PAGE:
Australia v England talking points
Eddie Jones' England stand one win away from an historic series victory in Australia after dispatching the Wallabies 38-29 in the opening Test at Suncorp Stadium.
Here Press Association Sport examines five lessons learnt from the game.
A FORCE ONCE AGAIN
England arrived Down Under as Grand Slam champions, yet still had everything to prove. Respect for the RBS 6 Nations is limited in this part of the world, but a thumping win against Australia has elevated them to a place among the elite of the global game.
JONES AN INSPIRED CHOICE
Eddie Jones has been described as rugby's Jose Mourinho, his intensity and demand for all-out commitment yielding short-terms rewards before eventually leaving players burnt out and disillusioned. Less jubilant times may lay ahead, but a first Grand Slam for 13 years and precious victory on Australian soil with a series triumph within grasp has already justified his appointment.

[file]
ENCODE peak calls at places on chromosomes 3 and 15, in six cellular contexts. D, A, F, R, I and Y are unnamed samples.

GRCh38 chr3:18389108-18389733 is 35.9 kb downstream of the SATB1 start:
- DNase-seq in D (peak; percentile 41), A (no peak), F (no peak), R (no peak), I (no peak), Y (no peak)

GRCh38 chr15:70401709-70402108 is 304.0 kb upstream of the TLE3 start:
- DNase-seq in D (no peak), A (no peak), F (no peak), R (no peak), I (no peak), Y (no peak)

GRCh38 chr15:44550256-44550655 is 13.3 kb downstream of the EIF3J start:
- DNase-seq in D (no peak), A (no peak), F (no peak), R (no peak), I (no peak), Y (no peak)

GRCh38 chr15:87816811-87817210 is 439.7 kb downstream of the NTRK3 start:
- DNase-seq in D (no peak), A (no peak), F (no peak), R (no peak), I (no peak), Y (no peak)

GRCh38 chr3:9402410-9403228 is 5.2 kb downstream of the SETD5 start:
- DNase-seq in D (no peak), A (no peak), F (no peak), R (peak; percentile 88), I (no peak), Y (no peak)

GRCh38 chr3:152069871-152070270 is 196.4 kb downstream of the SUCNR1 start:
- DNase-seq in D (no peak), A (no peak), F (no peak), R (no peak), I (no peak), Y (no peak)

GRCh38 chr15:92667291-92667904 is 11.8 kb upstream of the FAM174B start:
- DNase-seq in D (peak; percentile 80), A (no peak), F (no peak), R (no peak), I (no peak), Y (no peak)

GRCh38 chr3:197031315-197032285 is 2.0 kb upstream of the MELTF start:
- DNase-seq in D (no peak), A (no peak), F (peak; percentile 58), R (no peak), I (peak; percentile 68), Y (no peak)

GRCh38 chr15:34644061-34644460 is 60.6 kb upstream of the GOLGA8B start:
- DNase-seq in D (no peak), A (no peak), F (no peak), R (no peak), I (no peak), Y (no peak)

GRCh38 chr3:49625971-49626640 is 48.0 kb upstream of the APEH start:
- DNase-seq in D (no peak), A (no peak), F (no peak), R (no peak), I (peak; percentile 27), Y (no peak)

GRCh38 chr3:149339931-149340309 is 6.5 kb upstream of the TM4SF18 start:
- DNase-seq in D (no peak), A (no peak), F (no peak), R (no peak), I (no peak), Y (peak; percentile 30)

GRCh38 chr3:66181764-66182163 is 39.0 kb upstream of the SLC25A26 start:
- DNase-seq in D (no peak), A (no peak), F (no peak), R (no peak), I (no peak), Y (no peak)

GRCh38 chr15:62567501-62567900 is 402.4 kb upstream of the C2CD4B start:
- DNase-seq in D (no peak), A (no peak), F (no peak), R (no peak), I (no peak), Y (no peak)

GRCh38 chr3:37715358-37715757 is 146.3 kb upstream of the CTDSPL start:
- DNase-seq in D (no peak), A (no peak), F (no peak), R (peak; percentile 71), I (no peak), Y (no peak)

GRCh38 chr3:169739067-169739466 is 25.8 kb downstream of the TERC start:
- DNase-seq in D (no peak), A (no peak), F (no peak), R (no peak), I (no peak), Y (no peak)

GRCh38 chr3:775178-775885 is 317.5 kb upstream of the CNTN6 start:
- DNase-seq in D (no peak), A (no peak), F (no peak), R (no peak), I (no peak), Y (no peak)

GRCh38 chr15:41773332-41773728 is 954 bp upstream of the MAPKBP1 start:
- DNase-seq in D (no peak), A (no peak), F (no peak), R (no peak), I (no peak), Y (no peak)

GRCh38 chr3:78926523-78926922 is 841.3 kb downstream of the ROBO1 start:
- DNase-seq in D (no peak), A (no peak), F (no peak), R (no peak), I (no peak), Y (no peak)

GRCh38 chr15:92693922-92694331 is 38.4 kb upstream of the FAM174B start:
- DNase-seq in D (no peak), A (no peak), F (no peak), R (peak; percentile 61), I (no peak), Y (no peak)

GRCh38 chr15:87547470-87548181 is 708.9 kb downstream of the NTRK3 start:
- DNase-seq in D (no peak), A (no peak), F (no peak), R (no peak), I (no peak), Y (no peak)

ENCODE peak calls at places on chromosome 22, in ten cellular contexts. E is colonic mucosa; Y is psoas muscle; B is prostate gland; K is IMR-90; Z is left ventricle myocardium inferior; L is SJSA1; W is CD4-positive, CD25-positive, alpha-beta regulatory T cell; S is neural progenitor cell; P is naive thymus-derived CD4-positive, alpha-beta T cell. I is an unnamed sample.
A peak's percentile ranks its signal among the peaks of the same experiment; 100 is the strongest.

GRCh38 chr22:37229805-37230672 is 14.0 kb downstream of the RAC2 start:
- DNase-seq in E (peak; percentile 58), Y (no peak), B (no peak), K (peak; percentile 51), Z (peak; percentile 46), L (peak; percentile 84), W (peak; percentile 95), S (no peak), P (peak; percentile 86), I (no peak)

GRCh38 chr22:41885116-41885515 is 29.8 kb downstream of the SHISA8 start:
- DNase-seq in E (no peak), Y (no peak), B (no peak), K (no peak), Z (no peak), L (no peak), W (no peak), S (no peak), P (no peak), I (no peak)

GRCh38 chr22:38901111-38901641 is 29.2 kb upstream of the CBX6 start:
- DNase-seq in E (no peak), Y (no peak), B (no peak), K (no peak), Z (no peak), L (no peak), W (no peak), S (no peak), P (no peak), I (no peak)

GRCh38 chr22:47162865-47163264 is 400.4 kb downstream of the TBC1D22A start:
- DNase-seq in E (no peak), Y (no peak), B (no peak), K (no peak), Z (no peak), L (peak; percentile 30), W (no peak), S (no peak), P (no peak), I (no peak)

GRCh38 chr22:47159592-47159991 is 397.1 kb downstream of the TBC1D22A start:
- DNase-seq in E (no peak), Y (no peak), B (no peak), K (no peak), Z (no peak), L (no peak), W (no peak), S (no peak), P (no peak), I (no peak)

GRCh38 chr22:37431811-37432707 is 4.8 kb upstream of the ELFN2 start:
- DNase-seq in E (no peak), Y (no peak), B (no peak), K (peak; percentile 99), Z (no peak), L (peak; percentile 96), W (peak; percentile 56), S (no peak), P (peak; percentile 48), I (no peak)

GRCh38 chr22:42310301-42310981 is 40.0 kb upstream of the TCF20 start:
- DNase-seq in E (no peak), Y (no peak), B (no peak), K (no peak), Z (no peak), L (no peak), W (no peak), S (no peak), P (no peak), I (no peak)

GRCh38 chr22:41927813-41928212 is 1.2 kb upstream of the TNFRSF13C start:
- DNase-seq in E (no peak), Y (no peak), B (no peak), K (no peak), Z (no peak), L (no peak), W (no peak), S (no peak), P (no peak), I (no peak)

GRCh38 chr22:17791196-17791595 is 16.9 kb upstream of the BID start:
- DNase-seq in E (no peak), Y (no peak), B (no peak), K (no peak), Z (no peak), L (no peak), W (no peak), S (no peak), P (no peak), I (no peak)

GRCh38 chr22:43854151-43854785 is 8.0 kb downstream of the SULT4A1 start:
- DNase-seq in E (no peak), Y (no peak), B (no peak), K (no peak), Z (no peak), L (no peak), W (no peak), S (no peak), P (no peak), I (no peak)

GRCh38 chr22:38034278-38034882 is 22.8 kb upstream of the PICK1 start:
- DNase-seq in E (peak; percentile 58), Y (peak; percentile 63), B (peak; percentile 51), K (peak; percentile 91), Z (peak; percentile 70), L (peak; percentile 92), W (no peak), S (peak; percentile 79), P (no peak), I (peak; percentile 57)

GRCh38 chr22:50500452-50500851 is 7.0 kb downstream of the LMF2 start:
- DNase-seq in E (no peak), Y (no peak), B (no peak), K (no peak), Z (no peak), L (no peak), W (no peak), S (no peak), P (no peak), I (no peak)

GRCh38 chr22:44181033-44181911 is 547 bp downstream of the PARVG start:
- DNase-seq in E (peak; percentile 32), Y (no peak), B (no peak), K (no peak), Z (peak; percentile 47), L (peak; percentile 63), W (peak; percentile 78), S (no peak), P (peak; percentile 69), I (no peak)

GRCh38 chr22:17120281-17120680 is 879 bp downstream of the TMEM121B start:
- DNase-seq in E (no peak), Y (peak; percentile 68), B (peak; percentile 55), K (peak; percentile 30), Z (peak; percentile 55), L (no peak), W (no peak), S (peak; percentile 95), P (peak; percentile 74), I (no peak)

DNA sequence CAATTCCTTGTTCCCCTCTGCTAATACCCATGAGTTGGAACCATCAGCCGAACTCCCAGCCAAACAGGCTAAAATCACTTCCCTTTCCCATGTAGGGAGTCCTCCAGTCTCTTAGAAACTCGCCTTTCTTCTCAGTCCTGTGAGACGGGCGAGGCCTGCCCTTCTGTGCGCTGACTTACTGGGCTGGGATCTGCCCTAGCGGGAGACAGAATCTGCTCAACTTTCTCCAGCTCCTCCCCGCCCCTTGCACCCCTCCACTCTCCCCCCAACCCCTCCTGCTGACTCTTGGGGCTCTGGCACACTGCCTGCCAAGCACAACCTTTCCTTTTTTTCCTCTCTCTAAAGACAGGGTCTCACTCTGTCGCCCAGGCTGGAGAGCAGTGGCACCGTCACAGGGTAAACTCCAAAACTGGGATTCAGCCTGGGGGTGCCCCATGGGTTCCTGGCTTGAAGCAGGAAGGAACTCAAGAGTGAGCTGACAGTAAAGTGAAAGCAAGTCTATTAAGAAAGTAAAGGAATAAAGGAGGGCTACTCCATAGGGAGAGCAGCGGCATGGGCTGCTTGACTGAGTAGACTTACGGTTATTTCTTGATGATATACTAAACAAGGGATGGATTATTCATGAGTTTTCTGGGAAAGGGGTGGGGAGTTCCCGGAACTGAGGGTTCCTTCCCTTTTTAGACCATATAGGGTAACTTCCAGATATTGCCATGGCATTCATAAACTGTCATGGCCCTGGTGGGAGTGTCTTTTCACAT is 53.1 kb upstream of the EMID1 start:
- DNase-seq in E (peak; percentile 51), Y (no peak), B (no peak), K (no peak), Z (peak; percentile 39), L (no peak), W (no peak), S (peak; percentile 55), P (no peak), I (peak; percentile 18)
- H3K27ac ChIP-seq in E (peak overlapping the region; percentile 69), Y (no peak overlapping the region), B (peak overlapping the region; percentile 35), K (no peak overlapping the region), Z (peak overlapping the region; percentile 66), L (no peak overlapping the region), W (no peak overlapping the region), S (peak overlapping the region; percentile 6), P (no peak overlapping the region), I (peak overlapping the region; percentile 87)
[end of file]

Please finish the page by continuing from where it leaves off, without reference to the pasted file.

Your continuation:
HASKELL TAKES CENTRE STAGE
James Haskell was on the periphery of Stuart Lancaster's England, a player whose face did not fit in a regime that was described as a teacher and pupil environment. It is a different case with Jones, who admires Haskell's willingness to put his body on the line and has told him he is needed by his country. Now the openside's confidence is soaring and Saturday's first Test was possibly the finest performance of his career.
FORD AND FARRELL MUST START
After his controversial omission from last autumn's World Cup squad, there was a groundswell of goodwill for Luther Burrell to succeed at inside centre, but he failed to last the first half hour after being replaced in a tactical substitution with his defence under the microscope. On came George Ford to reunite the Grand Slam-winning 10-12 axis and Australia's early onslaught soon gave way to English dominance with Jones praising the control they brought to the game.
England may have triumphed, but the best player on the pitch at Suncorp Stadium was Israel Folau, the Wallabies full-back whose athleticism, handling and running lines unlocked the tourists' defence time and again. Jones described him as a "big giraffe" who is hard to tackle and he will provide the great threat in the second Test in Melbourne.